Thursday, November 12, 2015

Oh my, what did I just buy?

Here's a recent impulse purchase I'm trying to make some sense of -- "Rey's Speeder" as rendered in LEGO:

There are some psychological pieces to my purchase that don't quite fit.

First of all, I'm not especially excited about this forthcoming instalment in the saga -- cautious optimism I'll admit to, but not excitement. I'm guessing it'll likely be the third-best movie, after Empire, but nowhere near as mind-blowing as '77, because how could it possibly be?

But why be a Debbie Downer about it? It's entirely possible, even likely, this movie will be at least as much fun as Abrams' first Star Trek flick. Should it hit this high-water mark, I shall take great pleasure in watching my daughters dig it.

So -- not exactly excited, and yet I bought the kit. Was it so freakin' cool-looking I just couldn't resist? Mm . . . nope. I doubt I'm alone in thinking it looks like she's riding a thumb-drive.

Or that it bears a passing resemblance to Luke's Speeder, turned sideways.

Now that was a vehicle that excited me -- as a 12-year-old, of course. Still, the residue of that excitement clung on into adulthood so that, when the first LEGO rendition of it came out, I went ahead and dumped the change for it. My mother must've taken note, because years later she gave me the later rendition -- the Mos Eisley Cantina -- for a Christmas present.

Alright, on to another impulse purchase -- this box of postcards:

They're distillations from these books . . .

"Priced out-of-range, these books are."
. . . and I have to say: they've left quite an impression on me -- particularly the stills from Lucas's lamentable prequels. They're breathtaking.

Had I not already attended these movies and experienced the prolonged irritation of a bad script filled with bad lines being delivered badly, I expect I could be forgiven for beholding these stills and expecting the trippy promise of Jodorowsky's Dune come to glorious fruition.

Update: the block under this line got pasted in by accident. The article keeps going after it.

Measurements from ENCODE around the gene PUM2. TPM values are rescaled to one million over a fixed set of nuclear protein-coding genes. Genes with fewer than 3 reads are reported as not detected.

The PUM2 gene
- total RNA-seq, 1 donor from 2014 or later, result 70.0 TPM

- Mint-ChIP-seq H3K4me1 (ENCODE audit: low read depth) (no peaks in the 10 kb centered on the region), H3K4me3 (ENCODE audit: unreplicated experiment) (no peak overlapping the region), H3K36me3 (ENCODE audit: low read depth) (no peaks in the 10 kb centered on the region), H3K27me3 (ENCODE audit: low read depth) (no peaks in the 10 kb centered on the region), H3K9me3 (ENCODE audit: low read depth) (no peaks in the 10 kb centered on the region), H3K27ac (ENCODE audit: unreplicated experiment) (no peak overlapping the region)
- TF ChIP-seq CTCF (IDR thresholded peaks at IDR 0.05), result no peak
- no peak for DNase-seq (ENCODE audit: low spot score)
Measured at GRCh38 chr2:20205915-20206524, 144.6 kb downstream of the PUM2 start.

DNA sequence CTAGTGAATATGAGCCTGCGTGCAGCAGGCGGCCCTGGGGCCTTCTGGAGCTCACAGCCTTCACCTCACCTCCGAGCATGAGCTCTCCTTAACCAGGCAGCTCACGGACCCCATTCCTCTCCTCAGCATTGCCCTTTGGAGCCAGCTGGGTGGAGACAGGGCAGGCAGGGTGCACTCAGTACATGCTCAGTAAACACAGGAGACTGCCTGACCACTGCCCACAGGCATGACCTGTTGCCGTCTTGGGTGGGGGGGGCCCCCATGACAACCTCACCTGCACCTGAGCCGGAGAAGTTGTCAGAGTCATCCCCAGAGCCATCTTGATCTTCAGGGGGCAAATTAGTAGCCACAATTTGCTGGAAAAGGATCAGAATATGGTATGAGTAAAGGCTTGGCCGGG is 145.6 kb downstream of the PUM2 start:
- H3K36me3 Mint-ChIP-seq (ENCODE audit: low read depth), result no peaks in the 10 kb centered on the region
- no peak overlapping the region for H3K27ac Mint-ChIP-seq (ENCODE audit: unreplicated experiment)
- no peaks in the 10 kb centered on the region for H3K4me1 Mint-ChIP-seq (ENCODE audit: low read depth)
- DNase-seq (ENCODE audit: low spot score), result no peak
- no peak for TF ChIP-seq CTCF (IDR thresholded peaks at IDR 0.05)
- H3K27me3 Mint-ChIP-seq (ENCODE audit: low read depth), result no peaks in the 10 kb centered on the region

Jodorowsky's Dune -- I think we're getting somewhere, now.

Back to the latest LEGO speeder: putting these smooth and shiny pieces of plastic together, witnessing its carefully considered aesthetic taking shape beneath my fingertips, then feeling the heft of the completed item -- the LEGO brick is to this suburban brat from the '70s what the Madeleine was to Proust: the key to chambers of recollection and the endless possibilities of a stimulated, youthful imagination.

The new movie doesn't have to be anything. The LEGO is more than enough.
"Wait: X-Wing? Orange? Black?? I ... gurgle."


Joel Swagman said...

By all reports, the original Star Wars script went through years of work before they got it just pitch perfect. It's no wonder that nothing since then has managed to hit that level of perfection.
I read somewhere on the Internet (don't remember where now) about how they were under such time pressure to finish the script for the new movie that they were just shouting ideas at each other in a coffee shop and writing as fast as they could.

It's a fair bet this new movie isn't going to be nearly as wonderful as the original.

...And yet...and yet I'd be lying if I said I wasn't becoming obsessive in my anticipation now. The curiosity factor more than anything--I'm just so curious as to what they've done with these characters now.

Darrell Reimer said...

Dark Horse's recent series illustrating the original "red scribbler" script confirms just what a dud Lucas's first draft really was. But then, so did all three prequels. Funny how, once a creative-type gets conquer-the-world successful, the first person they banish to the hinterlands is the editor.

As for Abrams, I think it's a fair bet he and his team have lit on characteristics that the audience will eat up. Again, the first Star Trek movie may have had a risible storyline, but it nailed the esprit de corps that made TOS so attractive for so many people -- right out of the gate, too. I'm expecting a fun movie, really.